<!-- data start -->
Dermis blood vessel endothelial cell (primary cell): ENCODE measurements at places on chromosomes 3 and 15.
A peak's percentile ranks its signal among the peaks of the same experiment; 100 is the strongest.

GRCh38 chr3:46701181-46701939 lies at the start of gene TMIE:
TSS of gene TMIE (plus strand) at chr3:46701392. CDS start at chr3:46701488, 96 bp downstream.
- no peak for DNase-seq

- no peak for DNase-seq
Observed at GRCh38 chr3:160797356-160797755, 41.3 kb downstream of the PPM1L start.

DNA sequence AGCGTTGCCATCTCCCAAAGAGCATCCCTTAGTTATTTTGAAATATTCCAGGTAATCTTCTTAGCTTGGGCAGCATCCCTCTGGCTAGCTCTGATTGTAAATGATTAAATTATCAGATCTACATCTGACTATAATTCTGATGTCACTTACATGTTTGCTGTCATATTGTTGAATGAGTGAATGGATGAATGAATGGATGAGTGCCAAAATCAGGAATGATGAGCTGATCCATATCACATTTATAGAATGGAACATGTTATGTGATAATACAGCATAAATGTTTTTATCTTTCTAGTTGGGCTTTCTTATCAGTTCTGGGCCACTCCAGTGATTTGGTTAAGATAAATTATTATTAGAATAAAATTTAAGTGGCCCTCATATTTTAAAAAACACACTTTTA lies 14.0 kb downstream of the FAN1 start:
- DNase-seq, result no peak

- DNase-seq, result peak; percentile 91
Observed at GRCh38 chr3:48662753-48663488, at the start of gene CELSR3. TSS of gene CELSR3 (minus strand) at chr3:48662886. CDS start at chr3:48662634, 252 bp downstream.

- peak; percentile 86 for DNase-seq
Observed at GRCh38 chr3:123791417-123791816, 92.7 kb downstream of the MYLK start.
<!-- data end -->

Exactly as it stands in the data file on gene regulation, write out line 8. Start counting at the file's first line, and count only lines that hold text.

DNA sequence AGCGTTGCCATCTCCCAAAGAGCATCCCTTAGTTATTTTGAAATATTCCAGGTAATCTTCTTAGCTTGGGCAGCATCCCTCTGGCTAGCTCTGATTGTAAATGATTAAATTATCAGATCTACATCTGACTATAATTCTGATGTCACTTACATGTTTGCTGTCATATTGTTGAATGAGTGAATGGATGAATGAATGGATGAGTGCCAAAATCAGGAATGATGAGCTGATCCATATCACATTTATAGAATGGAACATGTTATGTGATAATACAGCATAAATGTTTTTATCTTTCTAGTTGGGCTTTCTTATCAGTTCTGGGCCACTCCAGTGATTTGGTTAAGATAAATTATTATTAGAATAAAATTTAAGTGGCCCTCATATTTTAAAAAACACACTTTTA lies 14.0 kb downstream of the FAN1 start: